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Why Does Your Boarding Pass Say "See Agent" And What Does That Mean?
Airline travel can be stressful and the last thing you want is to have complications with your boarding pass. What does it mean when “see agent” appears on it?
As noted by Condé Nast Traveler, “there’s more information than you think encoded on your airline boarding pass. One of those codes—’see agent’ or ‘seat assigned at gate’—can be especially disconcerting. Contrary to popular belief, those words (the verbiage varies by air carrier) do not necessarily mean that you are about to be bumped from your flight. Provided you have a confirmed reservation, there can be several reasons for why it’s on your ticket.”
Check out these possible reasons as illustrated by Condé Nast.
Additional Documents Are Necessary
You may need to provide extra documentation.
As Condé Nast notes, “if you had not previously selected a seat, some airlines cannot automatically issue a boarding pass with a seat assignment until the documents are checked.”
What additional documentation is needed? It could be a range of things such as visas, a COVID vaccination card and/or proof of a negative test.
You Flight Is Code Share
Airlines may be in competition with each other, but sometimes they join forces “to sell seats on their own planes and vise- versa.”
For example, you could have booked a flight with American Airlines on sites like Expedia, but the actual carrier you’ll be on is United Airlines. You are informed of this in advance.
Condé Nast notes, “if you’re flying another airline than the one from which you bought your ticket, try calling that airline in advance of your flight to make a seat assignment. Typically, they assign one on their end to help you avoid the ‘luck of the draw’ at the gate.”
Flight Is Overbooked
This is irritating for passengers and it’s easy to conclude that the airline carrier is just being greedy. Which isn’t exactly wrong.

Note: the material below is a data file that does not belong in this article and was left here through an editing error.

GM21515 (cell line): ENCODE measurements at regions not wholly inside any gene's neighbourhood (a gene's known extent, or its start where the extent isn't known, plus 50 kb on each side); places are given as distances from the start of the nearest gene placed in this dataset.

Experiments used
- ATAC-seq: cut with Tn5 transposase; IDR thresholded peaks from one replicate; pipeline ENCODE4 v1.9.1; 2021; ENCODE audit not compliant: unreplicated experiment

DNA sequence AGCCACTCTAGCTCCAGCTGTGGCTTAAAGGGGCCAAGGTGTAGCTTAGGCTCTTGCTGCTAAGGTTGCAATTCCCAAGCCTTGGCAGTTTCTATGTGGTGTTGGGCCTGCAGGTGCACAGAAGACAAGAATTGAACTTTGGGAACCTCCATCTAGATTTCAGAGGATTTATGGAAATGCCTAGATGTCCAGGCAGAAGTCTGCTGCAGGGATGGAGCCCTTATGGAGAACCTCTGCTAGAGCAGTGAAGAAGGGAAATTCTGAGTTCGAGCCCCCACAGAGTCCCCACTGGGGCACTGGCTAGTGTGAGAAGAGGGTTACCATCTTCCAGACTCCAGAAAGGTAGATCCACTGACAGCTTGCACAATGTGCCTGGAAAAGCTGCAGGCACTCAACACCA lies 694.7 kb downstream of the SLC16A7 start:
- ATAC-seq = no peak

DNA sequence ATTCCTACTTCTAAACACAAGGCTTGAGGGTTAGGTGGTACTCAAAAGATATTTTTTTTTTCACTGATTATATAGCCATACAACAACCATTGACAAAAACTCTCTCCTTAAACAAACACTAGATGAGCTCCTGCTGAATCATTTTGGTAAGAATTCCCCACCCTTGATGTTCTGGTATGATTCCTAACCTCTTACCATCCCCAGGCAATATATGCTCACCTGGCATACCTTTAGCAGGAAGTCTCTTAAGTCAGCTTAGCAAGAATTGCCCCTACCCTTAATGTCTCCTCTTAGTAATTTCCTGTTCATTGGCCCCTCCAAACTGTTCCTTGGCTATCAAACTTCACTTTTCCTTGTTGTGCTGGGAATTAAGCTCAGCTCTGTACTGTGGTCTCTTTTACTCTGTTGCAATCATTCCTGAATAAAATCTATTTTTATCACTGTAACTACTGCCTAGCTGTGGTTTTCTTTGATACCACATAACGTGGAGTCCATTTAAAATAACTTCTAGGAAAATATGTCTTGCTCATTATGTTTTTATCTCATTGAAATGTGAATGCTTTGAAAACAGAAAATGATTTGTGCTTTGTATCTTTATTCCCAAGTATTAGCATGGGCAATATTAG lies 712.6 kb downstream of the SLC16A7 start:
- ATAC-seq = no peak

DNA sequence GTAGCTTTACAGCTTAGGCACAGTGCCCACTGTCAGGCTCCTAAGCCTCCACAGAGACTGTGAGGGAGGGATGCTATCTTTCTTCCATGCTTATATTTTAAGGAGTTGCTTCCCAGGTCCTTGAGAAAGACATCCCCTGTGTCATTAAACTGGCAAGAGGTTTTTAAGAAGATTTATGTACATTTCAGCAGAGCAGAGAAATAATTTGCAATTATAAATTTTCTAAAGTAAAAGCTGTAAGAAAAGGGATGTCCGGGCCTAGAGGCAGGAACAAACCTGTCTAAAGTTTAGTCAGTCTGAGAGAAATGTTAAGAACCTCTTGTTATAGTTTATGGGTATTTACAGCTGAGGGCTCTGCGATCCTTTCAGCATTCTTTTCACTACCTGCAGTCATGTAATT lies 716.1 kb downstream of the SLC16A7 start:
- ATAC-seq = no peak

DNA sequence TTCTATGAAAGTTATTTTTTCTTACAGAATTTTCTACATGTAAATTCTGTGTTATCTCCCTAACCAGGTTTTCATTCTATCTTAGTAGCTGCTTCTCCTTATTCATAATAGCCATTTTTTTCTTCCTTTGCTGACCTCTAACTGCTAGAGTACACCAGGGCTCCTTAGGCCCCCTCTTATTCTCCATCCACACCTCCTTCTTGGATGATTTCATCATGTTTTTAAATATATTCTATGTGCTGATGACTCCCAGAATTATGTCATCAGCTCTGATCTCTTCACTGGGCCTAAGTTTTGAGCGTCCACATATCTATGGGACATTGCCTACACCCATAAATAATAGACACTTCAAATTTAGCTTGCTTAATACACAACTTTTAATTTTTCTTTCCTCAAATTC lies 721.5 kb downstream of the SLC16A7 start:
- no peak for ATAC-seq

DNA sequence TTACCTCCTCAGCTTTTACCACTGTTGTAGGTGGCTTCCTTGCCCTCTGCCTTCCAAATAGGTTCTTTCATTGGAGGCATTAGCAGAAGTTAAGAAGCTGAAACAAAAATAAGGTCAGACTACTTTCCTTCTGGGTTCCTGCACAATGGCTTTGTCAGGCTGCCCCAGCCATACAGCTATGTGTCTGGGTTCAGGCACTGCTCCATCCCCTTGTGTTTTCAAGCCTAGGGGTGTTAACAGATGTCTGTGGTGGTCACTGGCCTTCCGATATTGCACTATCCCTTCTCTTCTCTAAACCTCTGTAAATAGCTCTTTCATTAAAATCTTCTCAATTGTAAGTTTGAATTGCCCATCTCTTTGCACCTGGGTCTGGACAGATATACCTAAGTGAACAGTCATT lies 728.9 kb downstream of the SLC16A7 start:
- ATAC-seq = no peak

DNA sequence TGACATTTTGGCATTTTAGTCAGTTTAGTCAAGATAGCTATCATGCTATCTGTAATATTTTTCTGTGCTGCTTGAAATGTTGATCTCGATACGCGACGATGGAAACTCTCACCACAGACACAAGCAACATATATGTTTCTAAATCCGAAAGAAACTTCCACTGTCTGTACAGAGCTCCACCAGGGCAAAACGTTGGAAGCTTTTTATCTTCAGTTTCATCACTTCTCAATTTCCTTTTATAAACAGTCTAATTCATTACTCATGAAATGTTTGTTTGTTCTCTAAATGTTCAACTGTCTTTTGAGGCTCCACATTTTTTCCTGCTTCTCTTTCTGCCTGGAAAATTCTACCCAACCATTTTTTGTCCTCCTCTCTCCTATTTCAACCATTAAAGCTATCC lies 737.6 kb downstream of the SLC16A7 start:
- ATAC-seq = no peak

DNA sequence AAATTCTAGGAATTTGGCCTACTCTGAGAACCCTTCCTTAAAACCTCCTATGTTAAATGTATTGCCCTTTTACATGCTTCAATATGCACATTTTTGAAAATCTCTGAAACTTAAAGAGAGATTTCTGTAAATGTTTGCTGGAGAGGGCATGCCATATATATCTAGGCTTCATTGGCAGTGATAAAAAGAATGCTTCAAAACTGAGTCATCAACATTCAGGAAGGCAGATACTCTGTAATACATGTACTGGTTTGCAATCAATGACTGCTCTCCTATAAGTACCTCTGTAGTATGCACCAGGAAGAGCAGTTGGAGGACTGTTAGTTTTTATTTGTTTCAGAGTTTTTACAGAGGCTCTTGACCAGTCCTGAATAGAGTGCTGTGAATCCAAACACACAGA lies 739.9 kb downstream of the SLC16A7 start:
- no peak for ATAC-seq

But from the airline’s perspective, this is totally OK. Why? Because “airlines rely on historical data to account for passengers that do not show up for a flight.”
In the event the flight is overbooked, an agent might get on the loudspeaker and ask if anyone would be willing to go on another flight.
If no one agrees “those left without a seat assignment could be among the first to be involuntarily bumped, which includes someone with the note ‘see agent’ on their boarding pass.”
Last Minute Aircraft Changes
Sometimes, the aircraft has to be changed at the last minute.
If the new aircraft isn’t as big, this would impact not just seating arrangements, but how many passengers can be accommodated.
Condé Nast explains, “keep an eye on the seat map of your flight to watch for any changes in advance so you can manage expectations before you reach the airport.”
Your Fare Is Basic Economy
Carriers like Delta and American “do not assign a free seat for basic economy fares until the ticket counter or the gate,” says Condé Nast. “These ultra-restrictive fares are usually the cheapest and come with limitations.”
If this is the kind of fare you booked, then ‘see agent’ likely means the airline will give you a seat just before boarding.